Still traveling for work. A few quick things:
(1) After 2 1/2 months of protests in Iran, the regime says it is “reviewing” the mandatory hijab law. Will this be enough to put an end to widespread popular anger? Or will it just be “a band-aid on a wooden leg”? https://www.timesofisrael.com/amid-deadly-protests-iran-says-mandatory-hijab-law-under-review/
The hijab headscarf became obligatory for all women in Iran in April 1983, four years after the 1979 revolution that overthrew the US-backed monarchy.
“Both parliament and the judiciary are working” on the issue of whether the law needs any changes, Mohammad Jafar Montazeri said in the holy city of Qom.
Quoted on Friday by the ISNA news agency, he did not specify what could be modified in the law.
The review team met on Wednesday with parliament’s cultural commission “and will see the results in a week or two,” the attorney general said. […]
After the hijab law became mandatory, with changing clothing norms it became commonplace to see women in tight jeans and loose, colorful headscarves.
But in July this year Raisi, an ultra-conservative, called for mobilization of “all state institutions to enforce the headscarf law.”
Many women continued to bend the rules, however.
(2) The Dutch Algemeen Dagblad had a screeching headline saying Trump called for the overthrow of the constitution. They of course could not be bothered with quoting him directly, let alone quoting him in context.
What Trump actually said is nothing of the sort — even as he continues to prove that he is his own worst enemy. Here are his actual words, via Byron York on Twitter. We quote, you decide.
If he insists on making 2024 about refighting 2020, he will end up with just a small hard core of supporters — who may follow him in a third-party bid, which is a prospect the [anti-]Democratic party are positively salivating about.
(3) Traveling around my native Lowlands and speaking with people outside the “academia bubble”: I was not surprised that an undercurrent of resentment existed against virtue-signaling “green” and “climate” policies — only by its red-hot intensity. Many of these were people getting squeezed between smallish fixed incomes or salaries and inflation that is easily three times the CPI adjustments based on the (artificially lowballed) official CPI — and especially drastically rising energy bills, which could have been avoided even during the Ukraine war without hare-brained “nuclear exits” and reliance on unreliable “renewables”.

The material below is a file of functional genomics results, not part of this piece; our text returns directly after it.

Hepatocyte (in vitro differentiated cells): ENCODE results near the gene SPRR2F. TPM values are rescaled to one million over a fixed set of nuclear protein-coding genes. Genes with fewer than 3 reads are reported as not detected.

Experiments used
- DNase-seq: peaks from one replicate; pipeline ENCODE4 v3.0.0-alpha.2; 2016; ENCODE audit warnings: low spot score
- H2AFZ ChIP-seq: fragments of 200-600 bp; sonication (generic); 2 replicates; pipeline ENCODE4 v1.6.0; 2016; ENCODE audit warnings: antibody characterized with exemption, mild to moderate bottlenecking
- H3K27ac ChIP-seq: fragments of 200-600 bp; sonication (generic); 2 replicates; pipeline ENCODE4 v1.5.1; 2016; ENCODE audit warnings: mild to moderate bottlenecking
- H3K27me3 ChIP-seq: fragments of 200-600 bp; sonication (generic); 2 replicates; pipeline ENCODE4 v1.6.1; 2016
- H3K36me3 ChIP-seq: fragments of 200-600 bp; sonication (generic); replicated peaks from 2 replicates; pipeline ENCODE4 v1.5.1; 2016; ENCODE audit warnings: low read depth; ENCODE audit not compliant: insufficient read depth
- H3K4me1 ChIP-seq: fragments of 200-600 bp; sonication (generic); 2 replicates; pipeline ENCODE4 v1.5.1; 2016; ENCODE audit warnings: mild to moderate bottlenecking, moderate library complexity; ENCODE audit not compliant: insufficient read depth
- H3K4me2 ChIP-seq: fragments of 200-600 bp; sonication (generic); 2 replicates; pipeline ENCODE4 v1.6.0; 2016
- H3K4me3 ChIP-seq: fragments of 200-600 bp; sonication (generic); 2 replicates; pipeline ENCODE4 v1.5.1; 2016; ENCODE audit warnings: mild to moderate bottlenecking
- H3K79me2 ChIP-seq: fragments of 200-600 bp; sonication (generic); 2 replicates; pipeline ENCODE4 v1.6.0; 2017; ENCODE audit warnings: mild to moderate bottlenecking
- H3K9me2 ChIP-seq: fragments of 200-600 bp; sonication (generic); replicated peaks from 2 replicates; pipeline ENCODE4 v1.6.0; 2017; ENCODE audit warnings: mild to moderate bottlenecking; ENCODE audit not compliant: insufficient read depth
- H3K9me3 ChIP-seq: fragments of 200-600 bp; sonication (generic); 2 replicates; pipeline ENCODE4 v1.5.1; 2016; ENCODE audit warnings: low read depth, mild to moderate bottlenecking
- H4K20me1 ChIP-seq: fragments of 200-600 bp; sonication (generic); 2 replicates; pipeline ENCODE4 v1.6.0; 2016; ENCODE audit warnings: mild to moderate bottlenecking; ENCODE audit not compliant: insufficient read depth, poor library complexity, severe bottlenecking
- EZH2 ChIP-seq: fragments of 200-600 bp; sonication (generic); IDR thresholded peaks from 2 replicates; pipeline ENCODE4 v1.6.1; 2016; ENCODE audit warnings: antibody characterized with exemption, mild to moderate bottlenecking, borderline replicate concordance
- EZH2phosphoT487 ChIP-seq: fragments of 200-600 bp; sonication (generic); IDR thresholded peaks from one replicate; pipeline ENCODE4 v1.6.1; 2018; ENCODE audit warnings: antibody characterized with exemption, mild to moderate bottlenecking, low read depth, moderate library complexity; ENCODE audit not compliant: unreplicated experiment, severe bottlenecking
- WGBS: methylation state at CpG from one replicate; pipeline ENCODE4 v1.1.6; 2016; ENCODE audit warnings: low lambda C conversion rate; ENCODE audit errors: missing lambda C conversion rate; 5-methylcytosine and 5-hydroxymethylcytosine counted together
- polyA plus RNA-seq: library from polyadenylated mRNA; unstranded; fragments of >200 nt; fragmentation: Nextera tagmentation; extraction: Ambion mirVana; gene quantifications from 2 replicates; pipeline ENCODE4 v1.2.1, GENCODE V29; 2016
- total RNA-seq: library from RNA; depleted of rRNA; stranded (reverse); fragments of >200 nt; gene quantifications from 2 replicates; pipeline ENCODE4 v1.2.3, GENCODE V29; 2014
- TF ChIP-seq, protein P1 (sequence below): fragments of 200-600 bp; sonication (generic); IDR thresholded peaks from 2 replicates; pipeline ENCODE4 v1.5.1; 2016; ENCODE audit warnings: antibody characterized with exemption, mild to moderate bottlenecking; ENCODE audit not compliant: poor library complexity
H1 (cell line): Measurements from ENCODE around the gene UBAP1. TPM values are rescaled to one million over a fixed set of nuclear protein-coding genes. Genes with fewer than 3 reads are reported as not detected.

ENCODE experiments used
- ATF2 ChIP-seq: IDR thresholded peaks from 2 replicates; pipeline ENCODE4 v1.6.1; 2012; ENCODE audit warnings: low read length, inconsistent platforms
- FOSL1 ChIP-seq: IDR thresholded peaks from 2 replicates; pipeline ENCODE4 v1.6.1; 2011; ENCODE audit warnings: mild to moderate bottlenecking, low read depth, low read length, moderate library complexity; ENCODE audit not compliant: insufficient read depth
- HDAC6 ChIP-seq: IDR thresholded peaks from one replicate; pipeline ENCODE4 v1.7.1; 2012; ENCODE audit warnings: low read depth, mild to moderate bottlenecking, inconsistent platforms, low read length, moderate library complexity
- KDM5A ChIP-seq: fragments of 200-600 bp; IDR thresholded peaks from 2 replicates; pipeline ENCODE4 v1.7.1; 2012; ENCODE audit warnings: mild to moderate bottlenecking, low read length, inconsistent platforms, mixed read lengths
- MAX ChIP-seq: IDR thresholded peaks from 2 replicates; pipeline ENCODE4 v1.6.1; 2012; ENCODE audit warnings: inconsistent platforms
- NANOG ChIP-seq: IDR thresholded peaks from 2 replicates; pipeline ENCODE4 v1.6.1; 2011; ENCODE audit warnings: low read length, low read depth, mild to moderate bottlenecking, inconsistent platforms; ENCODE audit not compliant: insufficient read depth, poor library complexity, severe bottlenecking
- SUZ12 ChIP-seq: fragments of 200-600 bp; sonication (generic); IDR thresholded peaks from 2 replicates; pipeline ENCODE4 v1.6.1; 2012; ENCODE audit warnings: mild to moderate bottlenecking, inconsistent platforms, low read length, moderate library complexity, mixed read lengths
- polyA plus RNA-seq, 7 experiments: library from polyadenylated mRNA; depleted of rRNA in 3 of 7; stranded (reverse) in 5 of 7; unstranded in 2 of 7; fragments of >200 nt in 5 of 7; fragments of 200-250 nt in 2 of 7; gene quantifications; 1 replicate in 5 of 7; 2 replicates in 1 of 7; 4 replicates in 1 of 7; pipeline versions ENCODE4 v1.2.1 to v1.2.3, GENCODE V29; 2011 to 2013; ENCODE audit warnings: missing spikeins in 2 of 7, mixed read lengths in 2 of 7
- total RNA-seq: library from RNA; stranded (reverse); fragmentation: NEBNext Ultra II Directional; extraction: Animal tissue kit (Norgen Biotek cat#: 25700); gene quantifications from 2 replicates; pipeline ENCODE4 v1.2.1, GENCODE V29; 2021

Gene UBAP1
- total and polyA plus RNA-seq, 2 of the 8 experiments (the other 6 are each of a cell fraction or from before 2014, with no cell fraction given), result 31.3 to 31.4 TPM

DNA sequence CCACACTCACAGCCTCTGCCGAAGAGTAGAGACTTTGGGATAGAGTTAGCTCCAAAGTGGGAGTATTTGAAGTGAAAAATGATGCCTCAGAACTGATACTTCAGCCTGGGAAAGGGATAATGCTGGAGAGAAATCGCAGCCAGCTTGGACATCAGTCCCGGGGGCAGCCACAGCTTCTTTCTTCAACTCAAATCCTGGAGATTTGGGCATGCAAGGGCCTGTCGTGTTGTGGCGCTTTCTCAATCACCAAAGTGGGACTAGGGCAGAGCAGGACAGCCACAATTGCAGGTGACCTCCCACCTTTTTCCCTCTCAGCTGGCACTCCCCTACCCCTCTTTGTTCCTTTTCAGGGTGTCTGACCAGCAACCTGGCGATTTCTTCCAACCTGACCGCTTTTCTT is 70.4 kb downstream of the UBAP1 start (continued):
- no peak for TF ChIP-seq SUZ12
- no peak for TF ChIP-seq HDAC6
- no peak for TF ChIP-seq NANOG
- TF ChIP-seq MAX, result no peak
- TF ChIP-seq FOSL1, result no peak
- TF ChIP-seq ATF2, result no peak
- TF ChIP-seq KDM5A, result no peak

Distaste for what is perceived as the “obsession with promoting” the ever-expanding categories of “alphabet people” (local code-speak for LGBTQWERTYUIOP) adds to things; the clear sense that many of the so-called “betters” dictating government policy are not only not experts, but not even very clever, piles on more. Increasing sense of unsafety in certain areas — it’s apparently come to the point that tickets on trains are only rarely checked anymore, as ticket-checkers are wary of physical confrontations with violent free-riders.
My interlocutors made a point of saying they had no quarrel with people of other ethnic origins or s3xual orientations — only with the political weaponization of them against the majority population.
If elections were held in Flanders today, for instance, the far-right Flemish Interest (formerly “Flemish Bloc”) and the conservative nationalist N-VA (New Flemish Alliance) would together constitute a majority. Judging from conversations I’ve had over the weekend, the people who are thinking of voting for them, or who say “a year of this is the only way things can get cleaned up here”, are not racist, nor extreme right-wingers, nor even particularly conservative (at least by the standards of ten years ago). I wouldn’t want to feed all those who described themselves as “recovering former socialists”.
As the AJC’s Daniel Schwammenthal put it many years ago, and was (to my surprise) cited by local politician Jean-Pierre Dedecker to this effect: if responsible parties keep ignoring a festering problem, don’t be surprised if you see irresponsible parties taking advantage by offering to address it.
UPDATE [hat tip: Yves not-Cohen]: multiple papers (e.g., India Today, quoting AFP) report that the Iranian Attorney-General Montaseri has declared today that Iran will disband the “morality police”.
Iran has scrapped its morality police after more than two months of protests triggered by the arrest of Mahsa Amini for allegedly violating the country’s strict female dress code, local media said Sunday.
Women-led protests, labelled “riots” by the authorities, have swept Iran since the 22-year-old Iranian of Kurdish origin died on September 16, three days after her arrest by the morality police in Tehran.
“Morality police have nothing to do with the judiciary” and have been abolished, Attorney General Mohammad Jafar Montazeri was quoted as saying by the ISNA news agency.
His comment came at a religious conference where he responded to a participant who asked “why the morality police were being shut down”, the report said.
The morality police — known formally as the Gasht-e Ershad or “Guidance Patrol” — were established under hardline president Mahmoud Ahmadinejad, to “spread the culture of modesty and hijab”, the mandatory female head covering.
The unit began patrols in 2006.
The announcement of their abolition came a day after Montazeri said that “both parliament and the judiciary are working (on the issue)” of whether the law requiring women to cover their heads needs to be changed.
President Ebrahim Raisi said in televised comments Saturday that Iran’s republican and Islamic foundations were constitutionally entrenched “but there are methods of implementing the constitution that can be flexible”.